Asee peer logo

Satellite Design for Undergraduate Senior Capstone

Download Paper |

Conference

2014 ASEE Annual Conference & Exposition

Location

Indianapolis, Indiana

Publication Date

June 15, 2014

Start Date

June 15, 2014

End Date

June 18, 2014

ISSN

2153-5965

Conference Session

Multidisciplinary Capstone Design

Tagged Division

Multidisciplinary Engineering

Page Count

27

Page Numbers

24.1067.1 - 24.1067.27

DOI

10.18260/1-2--23000

Permanent URL

https://peer.asee.org/23000

Download Count

168

Request a correction

Paper Authors

biography

Joseph Thomas Emison Taylor University

visit author page

Joseph Emison is a Senior Engineering Physics Major at Taylor University. From spring 2013 to present he has served as the Project Engineer and VLF/E-Field Sensing Lead of the Taylor University ELEO-Sat nanosatellite in the Air Force Research Lab's University Nanosatellite Program competition. Joseph will graduate in December 2014 and eager to continue doing research, whether in graduate school or industry.

visit author page

biography

Kate Yoshino Taylor University

visit author page

Kate Yoshino is a junior at Taylor University studying Engineering Physics. Currently, she serves as the Project Manager for Taylor University's Extremely Low Earth Orbit Nanosatellite (ELEO-Sat). Kate is responsible for team management, stakeholder communication, schedules, and programmatic budgeting. Additionally, she is responsible for community and educational outreach and the development of one of ELEO's primary sensors (Langmuir Probe).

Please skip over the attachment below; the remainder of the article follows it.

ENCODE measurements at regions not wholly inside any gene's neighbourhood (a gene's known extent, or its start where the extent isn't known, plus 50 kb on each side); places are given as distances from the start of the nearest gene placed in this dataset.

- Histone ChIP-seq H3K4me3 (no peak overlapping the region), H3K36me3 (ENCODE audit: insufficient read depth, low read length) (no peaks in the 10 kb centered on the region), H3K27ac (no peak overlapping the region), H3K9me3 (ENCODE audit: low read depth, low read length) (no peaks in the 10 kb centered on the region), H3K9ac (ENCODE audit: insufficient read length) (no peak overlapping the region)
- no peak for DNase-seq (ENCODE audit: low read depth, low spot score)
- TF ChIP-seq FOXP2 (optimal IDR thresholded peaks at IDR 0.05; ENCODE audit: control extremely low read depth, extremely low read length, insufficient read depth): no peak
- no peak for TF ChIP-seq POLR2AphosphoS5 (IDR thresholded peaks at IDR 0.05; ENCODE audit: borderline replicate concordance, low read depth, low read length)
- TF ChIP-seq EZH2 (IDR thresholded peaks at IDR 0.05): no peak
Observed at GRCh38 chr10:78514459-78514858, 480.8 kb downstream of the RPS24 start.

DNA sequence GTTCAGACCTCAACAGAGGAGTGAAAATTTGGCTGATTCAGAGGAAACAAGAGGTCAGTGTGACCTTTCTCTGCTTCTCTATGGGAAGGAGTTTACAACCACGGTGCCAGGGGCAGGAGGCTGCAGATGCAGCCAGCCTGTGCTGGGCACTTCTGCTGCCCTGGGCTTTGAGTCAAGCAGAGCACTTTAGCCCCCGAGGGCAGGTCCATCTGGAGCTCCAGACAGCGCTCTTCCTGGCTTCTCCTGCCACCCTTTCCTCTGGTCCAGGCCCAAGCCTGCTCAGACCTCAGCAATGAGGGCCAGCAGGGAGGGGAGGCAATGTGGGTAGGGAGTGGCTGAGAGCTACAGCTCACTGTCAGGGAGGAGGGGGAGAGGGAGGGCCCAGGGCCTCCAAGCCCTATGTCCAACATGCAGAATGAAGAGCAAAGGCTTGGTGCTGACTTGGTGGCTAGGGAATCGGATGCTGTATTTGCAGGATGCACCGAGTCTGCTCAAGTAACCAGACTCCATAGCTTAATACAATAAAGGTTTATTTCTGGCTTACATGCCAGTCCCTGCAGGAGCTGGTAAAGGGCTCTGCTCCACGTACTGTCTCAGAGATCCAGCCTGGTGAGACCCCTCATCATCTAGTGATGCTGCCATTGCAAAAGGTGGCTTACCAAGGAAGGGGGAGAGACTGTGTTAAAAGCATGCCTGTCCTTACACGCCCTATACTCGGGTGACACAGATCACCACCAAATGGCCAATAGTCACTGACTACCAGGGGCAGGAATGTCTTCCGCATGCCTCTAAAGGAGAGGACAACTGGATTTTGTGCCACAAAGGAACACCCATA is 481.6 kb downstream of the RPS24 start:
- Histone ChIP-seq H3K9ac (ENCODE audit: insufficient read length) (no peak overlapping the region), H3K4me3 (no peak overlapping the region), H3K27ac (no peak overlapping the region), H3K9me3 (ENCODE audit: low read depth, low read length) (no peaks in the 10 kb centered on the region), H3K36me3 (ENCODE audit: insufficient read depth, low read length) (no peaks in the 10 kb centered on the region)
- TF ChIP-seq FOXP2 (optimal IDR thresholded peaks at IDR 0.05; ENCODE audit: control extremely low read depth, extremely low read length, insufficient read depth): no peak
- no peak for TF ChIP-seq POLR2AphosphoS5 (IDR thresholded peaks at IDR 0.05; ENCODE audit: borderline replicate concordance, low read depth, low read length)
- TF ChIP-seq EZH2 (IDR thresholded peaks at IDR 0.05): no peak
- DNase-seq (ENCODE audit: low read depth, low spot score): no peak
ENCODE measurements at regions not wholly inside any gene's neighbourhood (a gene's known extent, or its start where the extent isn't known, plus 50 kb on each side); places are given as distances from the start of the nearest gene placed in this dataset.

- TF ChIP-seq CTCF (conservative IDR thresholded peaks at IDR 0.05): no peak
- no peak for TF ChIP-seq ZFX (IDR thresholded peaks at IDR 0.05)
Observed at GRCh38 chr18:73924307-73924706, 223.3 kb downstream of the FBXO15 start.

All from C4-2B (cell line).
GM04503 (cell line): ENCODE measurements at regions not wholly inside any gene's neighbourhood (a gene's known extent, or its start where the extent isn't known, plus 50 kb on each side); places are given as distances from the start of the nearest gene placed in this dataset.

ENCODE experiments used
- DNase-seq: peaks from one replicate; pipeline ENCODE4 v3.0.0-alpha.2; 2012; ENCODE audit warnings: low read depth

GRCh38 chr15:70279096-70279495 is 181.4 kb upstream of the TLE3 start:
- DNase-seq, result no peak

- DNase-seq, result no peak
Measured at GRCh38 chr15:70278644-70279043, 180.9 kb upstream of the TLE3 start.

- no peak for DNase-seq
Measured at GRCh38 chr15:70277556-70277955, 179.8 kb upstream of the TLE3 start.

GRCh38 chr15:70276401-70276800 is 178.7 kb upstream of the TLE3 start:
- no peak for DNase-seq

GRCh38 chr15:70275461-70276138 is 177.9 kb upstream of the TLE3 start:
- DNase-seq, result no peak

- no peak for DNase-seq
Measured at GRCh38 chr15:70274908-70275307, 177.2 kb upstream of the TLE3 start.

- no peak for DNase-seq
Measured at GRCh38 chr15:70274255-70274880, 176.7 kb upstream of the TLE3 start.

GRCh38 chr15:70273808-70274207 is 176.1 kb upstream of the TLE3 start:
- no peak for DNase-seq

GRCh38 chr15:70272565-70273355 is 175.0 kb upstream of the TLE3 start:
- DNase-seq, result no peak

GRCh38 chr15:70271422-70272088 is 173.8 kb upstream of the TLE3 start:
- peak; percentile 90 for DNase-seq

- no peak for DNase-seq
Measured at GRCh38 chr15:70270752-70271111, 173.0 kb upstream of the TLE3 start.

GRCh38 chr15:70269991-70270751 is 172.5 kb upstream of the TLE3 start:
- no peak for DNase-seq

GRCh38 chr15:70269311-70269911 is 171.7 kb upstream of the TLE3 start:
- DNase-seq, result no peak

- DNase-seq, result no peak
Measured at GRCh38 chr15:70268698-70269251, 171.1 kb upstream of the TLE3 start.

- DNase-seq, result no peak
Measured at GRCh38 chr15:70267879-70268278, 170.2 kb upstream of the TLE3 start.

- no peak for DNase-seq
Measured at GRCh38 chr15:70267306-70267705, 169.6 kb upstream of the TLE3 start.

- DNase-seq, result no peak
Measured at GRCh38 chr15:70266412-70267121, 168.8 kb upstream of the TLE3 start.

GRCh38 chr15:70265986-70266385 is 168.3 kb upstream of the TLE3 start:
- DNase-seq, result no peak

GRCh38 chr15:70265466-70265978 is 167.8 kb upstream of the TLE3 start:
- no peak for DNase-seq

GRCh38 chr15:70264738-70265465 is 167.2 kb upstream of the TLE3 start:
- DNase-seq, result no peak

visit author page

biography

Stephen Edward Straits Taylor University

visit author page

STEPHEN STRAITS is an undergraduate student in Engineering Physics at Taylor University, with a focus on mechanical and systematic engineering. He is currently the Lead Mechanical Engineer for ELEO-Sat and has contributed to the design of TSAT and GEARR-Sat. He will be graduated May 2014.
Email: stephen_straits@taylor.edu

visit author page

biography

Hank D. Voss Taylor University

visit author page

Dr. Hank D. Voss received his Ph.D. in Electrical Engineering from University of Illinois in 1977.He then worked for Lockheed Palo Alto Research Laboratories prior to coming to Taylor University in 1994. He is currently a Professor of Engineering and Physics at Taylor University. Some of the courses that he regularly has taught include Principles of Engineering, Intro to Electronics, Statics, Advanced Electronics, Jr. Engineering Projects, FE Review, Control Systems, Fundamentals of Space Flight Systems, Astronomy, and Sr. Capstone Sequence.

He enjoys mentoring undergraduate students in aerospace, sensors, and energy-related research projects. Some of the research areas include spacecraft nano-satellite technologies, satellite payload instrumentation, High Altitude research Platform (HARP) experiments, wave particle interactions in space, spaceflight X-ray imagers, construction and renewable energy engineering and architecture, and philosophy of science. Dr. Voss has worked as PI on many NASA, Air Force, Navy, NSF, and DOE research grants and has published over 120 scientific papers.

visit author page

Download Paper |

Abstract